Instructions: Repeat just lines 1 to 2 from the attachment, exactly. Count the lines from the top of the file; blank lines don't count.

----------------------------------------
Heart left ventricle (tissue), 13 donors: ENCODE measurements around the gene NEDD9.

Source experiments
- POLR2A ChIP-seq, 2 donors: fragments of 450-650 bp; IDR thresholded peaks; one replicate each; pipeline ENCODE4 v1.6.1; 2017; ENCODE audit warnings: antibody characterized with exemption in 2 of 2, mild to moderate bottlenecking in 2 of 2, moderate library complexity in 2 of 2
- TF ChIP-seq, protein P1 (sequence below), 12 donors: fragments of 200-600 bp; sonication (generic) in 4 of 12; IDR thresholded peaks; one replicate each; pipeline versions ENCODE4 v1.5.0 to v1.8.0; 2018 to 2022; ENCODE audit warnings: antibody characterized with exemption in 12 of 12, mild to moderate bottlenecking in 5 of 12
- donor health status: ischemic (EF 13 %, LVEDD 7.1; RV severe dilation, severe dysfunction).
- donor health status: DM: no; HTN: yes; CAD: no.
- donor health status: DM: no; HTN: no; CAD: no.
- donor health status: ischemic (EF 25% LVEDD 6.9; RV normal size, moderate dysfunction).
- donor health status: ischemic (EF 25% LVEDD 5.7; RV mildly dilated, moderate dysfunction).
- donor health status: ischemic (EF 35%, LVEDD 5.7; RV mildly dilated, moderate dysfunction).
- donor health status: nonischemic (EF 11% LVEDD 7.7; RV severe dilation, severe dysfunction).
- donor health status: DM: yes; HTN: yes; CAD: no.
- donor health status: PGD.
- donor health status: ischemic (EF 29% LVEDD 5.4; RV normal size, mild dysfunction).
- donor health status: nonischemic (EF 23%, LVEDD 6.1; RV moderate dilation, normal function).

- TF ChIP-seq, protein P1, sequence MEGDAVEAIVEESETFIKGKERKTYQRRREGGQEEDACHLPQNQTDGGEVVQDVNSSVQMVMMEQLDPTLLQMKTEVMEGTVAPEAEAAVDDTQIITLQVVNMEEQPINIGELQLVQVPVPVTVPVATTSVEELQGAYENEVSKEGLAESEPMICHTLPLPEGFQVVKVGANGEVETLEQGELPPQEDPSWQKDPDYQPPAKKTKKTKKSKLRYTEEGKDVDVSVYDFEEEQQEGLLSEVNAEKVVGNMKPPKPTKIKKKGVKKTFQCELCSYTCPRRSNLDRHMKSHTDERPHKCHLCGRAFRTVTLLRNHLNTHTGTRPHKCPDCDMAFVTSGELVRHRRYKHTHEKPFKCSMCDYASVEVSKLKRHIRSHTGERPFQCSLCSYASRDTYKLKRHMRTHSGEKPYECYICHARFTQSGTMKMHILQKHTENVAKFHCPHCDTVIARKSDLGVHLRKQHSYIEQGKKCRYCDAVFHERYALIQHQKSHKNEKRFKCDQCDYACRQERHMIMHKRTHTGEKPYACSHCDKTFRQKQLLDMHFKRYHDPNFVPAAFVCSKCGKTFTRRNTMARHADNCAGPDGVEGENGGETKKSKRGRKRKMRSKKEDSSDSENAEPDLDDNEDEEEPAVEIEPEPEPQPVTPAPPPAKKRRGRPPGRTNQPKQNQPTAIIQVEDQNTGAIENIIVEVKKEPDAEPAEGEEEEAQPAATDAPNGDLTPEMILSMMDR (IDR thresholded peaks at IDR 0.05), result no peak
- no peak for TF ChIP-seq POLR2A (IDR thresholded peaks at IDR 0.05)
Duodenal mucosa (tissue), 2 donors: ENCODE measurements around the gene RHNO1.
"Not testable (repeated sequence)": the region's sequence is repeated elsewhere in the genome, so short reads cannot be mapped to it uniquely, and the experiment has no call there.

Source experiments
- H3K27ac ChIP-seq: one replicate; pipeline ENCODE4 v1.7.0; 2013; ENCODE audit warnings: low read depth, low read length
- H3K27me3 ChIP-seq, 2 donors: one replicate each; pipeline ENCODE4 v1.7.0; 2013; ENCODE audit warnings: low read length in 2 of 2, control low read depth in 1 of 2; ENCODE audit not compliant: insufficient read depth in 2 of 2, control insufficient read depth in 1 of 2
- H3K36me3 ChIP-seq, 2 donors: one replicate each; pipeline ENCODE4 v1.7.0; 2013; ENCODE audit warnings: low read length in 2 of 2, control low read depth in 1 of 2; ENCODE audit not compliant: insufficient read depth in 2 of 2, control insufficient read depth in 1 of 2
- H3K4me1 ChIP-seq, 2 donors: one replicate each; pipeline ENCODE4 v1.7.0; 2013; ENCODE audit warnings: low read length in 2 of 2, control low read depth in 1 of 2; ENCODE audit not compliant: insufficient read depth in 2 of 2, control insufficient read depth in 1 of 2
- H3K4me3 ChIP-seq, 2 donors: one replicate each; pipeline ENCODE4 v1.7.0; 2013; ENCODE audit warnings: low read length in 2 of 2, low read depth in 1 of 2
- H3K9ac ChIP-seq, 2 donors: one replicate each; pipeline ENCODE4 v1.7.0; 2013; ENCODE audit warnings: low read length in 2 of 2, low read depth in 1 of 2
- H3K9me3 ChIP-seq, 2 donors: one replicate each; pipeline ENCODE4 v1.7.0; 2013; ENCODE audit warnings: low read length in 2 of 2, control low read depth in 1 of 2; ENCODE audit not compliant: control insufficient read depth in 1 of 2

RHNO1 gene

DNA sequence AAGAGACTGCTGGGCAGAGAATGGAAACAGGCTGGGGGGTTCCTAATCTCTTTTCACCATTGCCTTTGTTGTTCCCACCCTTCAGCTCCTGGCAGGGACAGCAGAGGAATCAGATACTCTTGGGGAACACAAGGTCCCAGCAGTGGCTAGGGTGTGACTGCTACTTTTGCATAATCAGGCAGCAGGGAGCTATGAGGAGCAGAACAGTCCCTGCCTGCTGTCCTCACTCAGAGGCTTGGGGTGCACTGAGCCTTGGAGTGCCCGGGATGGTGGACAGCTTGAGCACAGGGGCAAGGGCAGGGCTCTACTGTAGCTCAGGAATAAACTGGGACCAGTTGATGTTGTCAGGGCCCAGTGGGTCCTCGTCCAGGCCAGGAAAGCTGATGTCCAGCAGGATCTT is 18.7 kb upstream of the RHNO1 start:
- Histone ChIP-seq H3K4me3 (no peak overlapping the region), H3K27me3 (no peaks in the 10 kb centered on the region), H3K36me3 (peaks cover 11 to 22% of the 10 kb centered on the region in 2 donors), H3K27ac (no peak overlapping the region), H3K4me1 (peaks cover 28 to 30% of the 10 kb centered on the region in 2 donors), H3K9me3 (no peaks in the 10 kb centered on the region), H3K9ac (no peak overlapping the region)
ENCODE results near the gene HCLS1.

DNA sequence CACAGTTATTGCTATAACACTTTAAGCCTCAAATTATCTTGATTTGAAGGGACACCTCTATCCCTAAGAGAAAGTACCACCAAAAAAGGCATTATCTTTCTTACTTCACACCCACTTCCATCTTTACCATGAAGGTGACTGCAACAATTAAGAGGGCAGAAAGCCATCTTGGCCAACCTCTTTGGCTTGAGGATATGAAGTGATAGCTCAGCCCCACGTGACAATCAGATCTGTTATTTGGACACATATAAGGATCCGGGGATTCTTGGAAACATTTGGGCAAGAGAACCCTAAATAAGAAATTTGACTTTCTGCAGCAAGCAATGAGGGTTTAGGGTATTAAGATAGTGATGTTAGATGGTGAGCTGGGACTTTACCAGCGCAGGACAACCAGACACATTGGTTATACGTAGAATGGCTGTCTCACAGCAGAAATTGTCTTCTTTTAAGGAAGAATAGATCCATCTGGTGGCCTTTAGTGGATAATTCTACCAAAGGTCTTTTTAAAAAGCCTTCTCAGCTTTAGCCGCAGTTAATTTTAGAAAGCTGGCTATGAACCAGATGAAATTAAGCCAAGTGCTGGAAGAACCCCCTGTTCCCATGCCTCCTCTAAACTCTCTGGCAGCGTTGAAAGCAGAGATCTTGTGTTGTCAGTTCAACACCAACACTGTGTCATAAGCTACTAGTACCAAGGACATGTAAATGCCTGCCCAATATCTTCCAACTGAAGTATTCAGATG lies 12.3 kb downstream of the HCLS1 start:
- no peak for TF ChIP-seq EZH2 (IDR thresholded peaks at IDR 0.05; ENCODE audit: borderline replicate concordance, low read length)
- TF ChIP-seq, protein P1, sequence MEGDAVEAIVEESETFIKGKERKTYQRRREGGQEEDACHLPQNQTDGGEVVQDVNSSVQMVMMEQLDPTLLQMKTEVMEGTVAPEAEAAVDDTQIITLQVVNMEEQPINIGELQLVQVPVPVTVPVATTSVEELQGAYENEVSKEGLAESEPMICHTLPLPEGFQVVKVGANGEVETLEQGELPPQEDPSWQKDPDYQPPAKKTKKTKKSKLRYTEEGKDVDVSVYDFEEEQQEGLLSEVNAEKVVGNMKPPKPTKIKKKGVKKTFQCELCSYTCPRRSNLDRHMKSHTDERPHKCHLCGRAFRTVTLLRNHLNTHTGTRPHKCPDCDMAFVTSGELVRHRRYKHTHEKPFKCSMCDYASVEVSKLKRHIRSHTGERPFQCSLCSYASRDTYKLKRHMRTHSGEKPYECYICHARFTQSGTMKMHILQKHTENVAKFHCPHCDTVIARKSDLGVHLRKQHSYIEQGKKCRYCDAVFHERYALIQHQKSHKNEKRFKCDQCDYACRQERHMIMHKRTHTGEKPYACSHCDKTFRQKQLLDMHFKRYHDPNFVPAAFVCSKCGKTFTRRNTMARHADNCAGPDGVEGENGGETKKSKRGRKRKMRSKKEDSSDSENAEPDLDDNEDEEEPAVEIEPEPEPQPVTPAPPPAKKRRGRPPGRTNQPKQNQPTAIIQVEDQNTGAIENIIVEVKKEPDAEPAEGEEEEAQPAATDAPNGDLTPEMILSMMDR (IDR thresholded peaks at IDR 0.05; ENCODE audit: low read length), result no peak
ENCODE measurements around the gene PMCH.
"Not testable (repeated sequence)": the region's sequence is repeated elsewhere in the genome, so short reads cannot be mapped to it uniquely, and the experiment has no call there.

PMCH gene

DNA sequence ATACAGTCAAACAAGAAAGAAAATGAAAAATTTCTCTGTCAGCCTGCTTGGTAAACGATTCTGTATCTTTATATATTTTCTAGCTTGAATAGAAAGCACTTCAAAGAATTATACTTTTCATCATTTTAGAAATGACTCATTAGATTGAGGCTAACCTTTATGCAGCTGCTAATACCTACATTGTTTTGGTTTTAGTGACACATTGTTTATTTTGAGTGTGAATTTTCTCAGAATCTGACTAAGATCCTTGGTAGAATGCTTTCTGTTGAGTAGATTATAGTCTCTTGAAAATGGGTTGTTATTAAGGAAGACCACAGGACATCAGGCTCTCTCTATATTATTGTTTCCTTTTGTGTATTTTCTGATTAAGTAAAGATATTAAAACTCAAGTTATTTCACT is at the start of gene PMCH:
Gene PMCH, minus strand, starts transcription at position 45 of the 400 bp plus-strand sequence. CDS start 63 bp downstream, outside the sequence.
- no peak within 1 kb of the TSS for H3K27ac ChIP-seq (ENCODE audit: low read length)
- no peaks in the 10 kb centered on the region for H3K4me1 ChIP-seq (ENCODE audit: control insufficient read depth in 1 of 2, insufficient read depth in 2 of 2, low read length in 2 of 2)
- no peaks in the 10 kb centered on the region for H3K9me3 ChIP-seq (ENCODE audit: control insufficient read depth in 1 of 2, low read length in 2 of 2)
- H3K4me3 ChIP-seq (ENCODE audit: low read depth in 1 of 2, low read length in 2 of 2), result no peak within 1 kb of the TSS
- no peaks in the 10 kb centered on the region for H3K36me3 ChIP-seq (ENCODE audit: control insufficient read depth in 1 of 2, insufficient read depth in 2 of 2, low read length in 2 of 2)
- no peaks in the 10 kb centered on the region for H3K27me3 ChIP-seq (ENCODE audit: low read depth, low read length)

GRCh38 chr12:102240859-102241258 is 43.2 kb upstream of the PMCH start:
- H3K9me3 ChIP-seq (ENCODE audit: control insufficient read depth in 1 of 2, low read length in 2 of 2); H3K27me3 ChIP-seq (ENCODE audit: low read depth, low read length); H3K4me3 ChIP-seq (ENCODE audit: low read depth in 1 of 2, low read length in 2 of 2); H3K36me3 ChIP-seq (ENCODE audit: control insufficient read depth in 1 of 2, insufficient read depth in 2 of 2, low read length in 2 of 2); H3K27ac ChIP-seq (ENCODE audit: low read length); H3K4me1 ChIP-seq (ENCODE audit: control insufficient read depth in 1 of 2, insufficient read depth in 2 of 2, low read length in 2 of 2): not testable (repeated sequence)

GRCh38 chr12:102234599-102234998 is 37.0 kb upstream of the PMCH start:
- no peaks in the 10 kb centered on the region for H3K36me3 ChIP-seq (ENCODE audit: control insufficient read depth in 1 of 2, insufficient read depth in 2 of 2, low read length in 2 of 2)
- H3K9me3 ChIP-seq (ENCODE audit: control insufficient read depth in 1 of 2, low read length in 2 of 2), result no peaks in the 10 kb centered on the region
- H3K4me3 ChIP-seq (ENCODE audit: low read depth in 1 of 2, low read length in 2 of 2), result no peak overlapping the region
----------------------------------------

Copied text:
Heart left ventricle (tissue), 13 donors: ENCODE measurements around the gene NEDD9.

Source experiments